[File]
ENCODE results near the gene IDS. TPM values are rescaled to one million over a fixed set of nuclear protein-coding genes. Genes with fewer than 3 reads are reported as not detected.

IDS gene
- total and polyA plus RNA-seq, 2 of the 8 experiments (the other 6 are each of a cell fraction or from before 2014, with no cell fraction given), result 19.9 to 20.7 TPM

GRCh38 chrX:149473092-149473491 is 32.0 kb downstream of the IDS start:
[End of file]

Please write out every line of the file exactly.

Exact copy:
ENCODE results near the gene IDS. TPM values are rescaled to one million over a fixed set of nuclear protein-coding genes. Genes with fewer than 3 reads are reported as not detected.

IDS gene
- total and polyA plus RNA-seq, 2 of the 8 experiments (the other 6 are each of a cell fraction or from before 2014, with no cell fraction given), result 19.9 to 20.7 TPM

GRCh38 chrX:149473092-149473491 is 32.0 kb downstream of the IDS start: